Nampa, Idaho

March 20, 2000

Idaho Center Arena

[Chris Erwin], [Michael Durrant], [Tom Durkin]

Review by Chris Erwin

It's hard to imagine Bob Dylan doing a better concert than this.  If
you've got a chance to make this tour, do it.

The Idaho Center is the Bose 901 of concert venues... it's ugly and
unassuming, but it sounds incredible!  The guitar chorus that Dylan puts
on stage made the most of it; this band is so tight that you can't help
but get the impression that they play these songs the way they were meant
to be played.

Opening with "Hallelujah", Dylan seemed a bit disinterested, but was of
good sound. The show began to pick up momentum, in the last verse of
"Tambourine Man", and had a steady head of steam by the time the electric
set began.

Now get this: between "Country Pie" and "Thin Man", two blonde bombshells
(BBS's) in sequined spaghetti strap tank tops and leather miniskirts
brought the band water on stage and flirted.  I honestly couldn't tell if
they were supposed to be there, Dylan looked suprised and amused.  For the
rest of the show I could see the BBS's grooving at the far back of the
stage, behind the monitors.  More on this later...

The show really hit home during the encores.  "Love Sick", "Rolling
Stone", and "It Ain't Me Babe" were performed to perfection.  Even Dylan's
guitar solos were somewhat better than tolerable - almost good :-).  The
crowd really responded to "Rolling Stone".  The highlight (for me, at
least) was "Not Fade Away". The band just cooked through it, a perfect
chorus of guitars, voices, and energy.  This is the first Dylan concert
that I've been to that has been as much about the music as it was about
the lyrics.

So, here's where it gets weird:  encore 2 was made up of the acoustic
"Blowin' In The Wind" and the electric "Rainy Day Women #12 & #35".  After
the first verse of "Rainy Day Women", Dylan and the band beckoned the
BBS's to front and center stage where they danced up to the last verse,
when they retreated to the background by the monitors.  This was weird,
the wierdest thing I've seen since Soy Bomb.  They danced like strippers -
slow hip gyrations, the spaghetti straps of their tank tops falling off
their shoulders. Dylan really fed off it, hissing his knowing warning to
the crowd as if in direct reference to these two women, "they'll stone
you..."  I just wonder which one was #12 and which was #35...

-Chris Erwin
 home: [email protected] 
 work: [email protected] 


Review by Michael Durrant

Anyhow, Asleep at the Wheel went on at 8:00 and got a feigned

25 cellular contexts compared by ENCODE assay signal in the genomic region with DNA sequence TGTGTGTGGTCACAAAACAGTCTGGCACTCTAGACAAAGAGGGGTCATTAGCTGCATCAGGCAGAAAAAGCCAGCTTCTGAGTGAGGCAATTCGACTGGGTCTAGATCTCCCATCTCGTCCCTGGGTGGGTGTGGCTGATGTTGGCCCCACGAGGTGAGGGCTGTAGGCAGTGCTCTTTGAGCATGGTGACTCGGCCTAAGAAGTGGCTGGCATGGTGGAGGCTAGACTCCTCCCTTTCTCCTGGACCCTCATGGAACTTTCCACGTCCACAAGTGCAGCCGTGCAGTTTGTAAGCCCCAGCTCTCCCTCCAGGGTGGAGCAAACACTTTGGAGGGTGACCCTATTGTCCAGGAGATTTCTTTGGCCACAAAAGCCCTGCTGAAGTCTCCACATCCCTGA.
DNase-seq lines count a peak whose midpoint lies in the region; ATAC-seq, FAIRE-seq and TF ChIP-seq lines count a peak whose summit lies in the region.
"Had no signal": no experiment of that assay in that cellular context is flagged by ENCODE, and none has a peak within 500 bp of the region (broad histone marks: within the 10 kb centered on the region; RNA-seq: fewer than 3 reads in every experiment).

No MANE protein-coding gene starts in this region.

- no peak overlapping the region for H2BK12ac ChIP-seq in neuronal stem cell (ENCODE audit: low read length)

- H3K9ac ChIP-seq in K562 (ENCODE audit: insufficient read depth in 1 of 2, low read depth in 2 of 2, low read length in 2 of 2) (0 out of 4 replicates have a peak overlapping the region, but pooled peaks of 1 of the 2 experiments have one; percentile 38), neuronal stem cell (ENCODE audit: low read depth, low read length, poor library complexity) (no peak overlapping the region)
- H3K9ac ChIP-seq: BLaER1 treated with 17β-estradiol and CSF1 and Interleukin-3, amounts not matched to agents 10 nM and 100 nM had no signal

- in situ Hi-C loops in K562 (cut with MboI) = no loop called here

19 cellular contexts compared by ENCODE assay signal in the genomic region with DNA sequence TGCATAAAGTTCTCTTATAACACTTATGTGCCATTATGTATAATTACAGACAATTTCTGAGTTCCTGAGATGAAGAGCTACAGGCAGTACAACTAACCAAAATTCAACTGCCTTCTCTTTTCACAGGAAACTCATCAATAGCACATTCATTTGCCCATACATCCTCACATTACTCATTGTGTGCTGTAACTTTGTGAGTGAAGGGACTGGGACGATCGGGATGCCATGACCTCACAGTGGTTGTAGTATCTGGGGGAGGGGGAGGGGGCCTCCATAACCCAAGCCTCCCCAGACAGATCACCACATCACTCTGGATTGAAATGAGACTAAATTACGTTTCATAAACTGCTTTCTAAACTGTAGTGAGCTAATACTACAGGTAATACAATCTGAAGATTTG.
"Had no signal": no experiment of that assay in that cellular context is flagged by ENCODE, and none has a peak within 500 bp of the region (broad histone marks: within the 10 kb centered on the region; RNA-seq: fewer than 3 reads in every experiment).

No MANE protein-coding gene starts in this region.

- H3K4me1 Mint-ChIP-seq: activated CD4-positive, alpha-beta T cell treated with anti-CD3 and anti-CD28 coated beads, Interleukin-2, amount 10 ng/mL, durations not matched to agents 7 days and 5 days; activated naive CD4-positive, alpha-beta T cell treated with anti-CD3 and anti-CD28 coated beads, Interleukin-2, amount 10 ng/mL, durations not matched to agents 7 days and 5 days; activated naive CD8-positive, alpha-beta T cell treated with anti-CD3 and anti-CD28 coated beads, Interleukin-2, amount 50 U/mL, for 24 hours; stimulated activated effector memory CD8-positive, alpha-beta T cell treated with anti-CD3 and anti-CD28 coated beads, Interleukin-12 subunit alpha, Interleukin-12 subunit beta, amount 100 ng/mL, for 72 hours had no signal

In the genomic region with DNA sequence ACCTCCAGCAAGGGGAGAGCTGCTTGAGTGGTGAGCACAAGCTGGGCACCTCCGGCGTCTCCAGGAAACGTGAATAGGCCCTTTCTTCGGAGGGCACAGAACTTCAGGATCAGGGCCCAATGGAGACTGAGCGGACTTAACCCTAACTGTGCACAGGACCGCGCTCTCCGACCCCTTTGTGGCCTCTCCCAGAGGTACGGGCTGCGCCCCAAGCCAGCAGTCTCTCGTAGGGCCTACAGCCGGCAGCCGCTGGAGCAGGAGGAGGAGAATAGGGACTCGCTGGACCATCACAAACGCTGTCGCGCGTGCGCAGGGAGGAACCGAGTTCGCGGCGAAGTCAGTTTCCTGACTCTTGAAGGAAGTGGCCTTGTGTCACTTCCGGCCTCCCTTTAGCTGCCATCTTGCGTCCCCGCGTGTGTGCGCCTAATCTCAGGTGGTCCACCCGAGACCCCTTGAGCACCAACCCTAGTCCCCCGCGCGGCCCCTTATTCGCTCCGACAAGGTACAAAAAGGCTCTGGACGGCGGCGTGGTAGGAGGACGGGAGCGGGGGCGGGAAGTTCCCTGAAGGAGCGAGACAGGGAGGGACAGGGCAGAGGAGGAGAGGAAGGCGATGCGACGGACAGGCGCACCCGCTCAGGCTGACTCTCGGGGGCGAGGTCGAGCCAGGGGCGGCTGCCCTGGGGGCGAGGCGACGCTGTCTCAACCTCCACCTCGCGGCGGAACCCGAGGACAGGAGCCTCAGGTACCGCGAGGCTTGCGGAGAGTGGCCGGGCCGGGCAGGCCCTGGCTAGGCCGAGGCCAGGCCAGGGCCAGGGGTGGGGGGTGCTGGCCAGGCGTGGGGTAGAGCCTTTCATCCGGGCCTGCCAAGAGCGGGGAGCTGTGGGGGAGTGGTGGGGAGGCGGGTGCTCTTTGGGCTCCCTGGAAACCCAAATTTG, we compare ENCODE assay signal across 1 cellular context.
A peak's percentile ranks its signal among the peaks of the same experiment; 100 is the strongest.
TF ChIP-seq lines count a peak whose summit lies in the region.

good reception - The crowd was very responsive, but "very 
responsive" includes drunken, belligerent inbreds shouting "Go 
away" and things like that.  AAtW was OK, not great.  

About about 9:00, they assembled the musicians.  In typical style, 
he mosied onto the stage, picked up his guitar, and started 
playing.  At first, he looked somewhat bored and frustrated that no 
one was really getting into the music.  The local Treasure Valley 
yokels didn't get into "Hallelulah..." all that much.  

Part of going to concerts is the thrill of knowing that the music 
being played will be nothing like the music you have heard on the 
albums.  Dylan did just that.  His revamped versions of Mr. 
Tambourine Man, Highway 61, and It Ain't Me Babe are much 
better (IMHO) than the originals. 

The rest of the songs, including (ooooo, I loved this one) Rock of 
Ages and (oo, I loved this one too. Buddy Holly classic) Not Fade Away 
were well received.  

In a nutshell, it was incredible.  I had front row-center seats and 
had a great view of the stage.  I was so close that I could see the 
fact that Bob Dylan's eyes are really bright blue and that he has 
one bad-ass hair style.  As someone who thinks Bob Dylan is one 
of the greatest performers ever, it was a religious experience.  I 
couldn't stop smilling.   Well, that's all I have to say.  It probably
wasn't the best of Bob Dylan shows because Boise is renowned for it's
unperceptive crowd, but it was Bob Dylan and the damn finest concert I
have ever attended.  I just wish we could have thanked him for coming.

Michael Durrant
[email protected]


Review by Tom Durkin

What a show.  Dylan never ceases to amaze me.  Anyone who went last
night to simply listen to the lyrics (which in itself is a great
adventure) missed out on Dylan as a musician.  "To Ramona,"
spanish-flavored with the mandolin, was a unique, entralling listening
experience and "It Ain't Me, Babe" has never been played with such
tenderness.  Dylan and the band also jammed hard on songs like "Country
Pie" and "Highway 61 Revisited" and you know Jerry was smiling down from
above during "Not Fade Away."   He played the crowd favorites, but didn't
disappoint the diehards by playing less familiar classics as "Where the
River Flows," "It's Alright Ma (I'm Only Bleeding)" and the aforementioned
"To Ramona."  Dylan.  Simply, Dylan.


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